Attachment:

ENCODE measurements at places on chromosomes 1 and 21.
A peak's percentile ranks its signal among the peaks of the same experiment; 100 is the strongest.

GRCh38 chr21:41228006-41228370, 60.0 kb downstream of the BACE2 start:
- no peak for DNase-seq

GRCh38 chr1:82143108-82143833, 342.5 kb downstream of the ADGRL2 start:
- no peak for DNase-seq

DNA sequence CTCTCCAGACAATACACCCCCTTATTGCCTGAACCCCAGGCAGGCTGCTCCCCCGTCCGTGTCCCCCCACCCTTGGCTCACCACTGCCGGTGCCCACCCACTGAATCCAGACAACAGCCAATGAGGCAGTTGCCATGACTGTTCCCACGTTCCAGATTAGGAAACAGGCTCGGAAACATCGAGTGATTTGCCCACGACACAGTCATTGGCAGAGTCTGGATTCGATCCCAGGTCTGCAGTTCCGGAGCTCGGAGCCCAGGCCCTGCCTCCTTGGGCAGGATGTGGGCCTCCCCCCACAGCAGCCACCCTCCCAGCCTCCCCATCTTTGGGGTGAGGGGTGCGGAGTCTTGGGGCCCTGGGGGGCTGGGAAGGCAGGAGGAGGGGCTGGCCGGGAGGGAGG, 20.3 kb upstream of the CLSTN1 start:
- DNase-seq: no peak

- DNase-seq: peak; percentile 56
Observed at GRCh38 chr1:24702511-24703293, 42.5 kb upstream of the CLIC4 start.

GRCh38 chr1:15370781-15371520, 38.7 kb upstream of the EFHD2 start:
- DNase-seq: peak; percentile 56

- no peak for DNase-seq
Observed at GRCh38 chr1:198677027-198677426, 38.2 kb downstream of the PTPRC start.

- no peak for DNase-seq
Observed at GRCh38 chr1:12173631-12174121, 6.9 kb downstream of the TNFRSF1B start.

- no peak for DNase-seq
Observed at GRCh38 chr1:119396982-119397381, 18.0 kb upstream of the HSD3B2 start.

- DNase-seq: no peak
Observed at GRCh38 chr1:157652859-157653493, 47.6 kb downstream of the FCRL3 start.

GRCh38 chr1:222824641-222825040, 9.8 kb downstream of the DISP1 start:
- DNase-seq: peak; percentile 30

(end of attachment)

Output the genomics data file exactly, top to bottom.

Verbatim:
ENCODE measurements at places on chromosomes 1 and 21.
A peak's percentile ranks its signal among the peaks of the same experiment; 100 is the strongest.

GRCh38 chr21:41228006-41228370, 60.0 kb downstream of the BACE2 start:
- no peak for DNase-seq

GRCh38 chr1:82143108-82143833, 342.5 kb downstream of the ADGRL2 start:
- no peak for DNase-seq

DNA sequence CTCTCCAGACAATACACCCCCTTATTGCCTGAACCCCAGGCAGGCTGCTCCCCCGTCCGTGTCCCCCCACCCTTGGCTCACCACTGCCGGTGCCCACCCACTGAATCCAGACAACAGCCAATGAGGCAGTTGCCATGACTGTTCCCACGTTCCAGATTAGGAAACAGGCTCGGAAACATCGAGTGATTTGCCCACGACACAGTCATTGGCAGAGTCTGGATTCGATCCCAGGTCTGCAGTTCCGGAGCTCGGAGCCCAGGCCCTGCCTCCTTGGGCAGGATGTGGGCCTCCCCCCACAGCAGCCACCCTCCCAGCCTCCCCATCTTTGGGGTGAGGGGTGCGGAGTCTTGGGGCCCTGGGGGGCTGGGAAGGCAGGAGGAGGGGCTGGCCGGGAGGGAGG, 20.3 kb upstream of the CLSTN1 start:
- DNase-seq: no peak

- DNase-seq: peak; percentile 56
Observed at GRCh38 chr1:24702511-24703293, 42.5 kb upstream of the CLIC4 start.

GRCh38 chr1:15370781-15371520, 38.7 kb upstream of the EFHD2 start:
- DNase-seq: peak; percentile 56

- no peak for DNase-seq
Observed at GRCh38 chr1:198677027-198677426, 38.2 kb downstream of the PTPRC start.

- no peak for DNase-seq
Observed at GRCh38 chr1:12173631-12174121, 6.9 kb downstream of the TNFRSF1B start.

- no peak for DNase-seq
Observed at GRCh38 chr1:119396982-119397381, 18.0 kb upstream of the HSD3B2 start.

- DNase-seq: no peak
Observed at GRCh38 chr1:157652859-157653493, 47.6 kb downstream of the FCRL3 start.

GRCh38 chr1:222824641-222825040, 9.8 kb downstream of the DISP1 start:
- DNase-seq: peak; percentile 30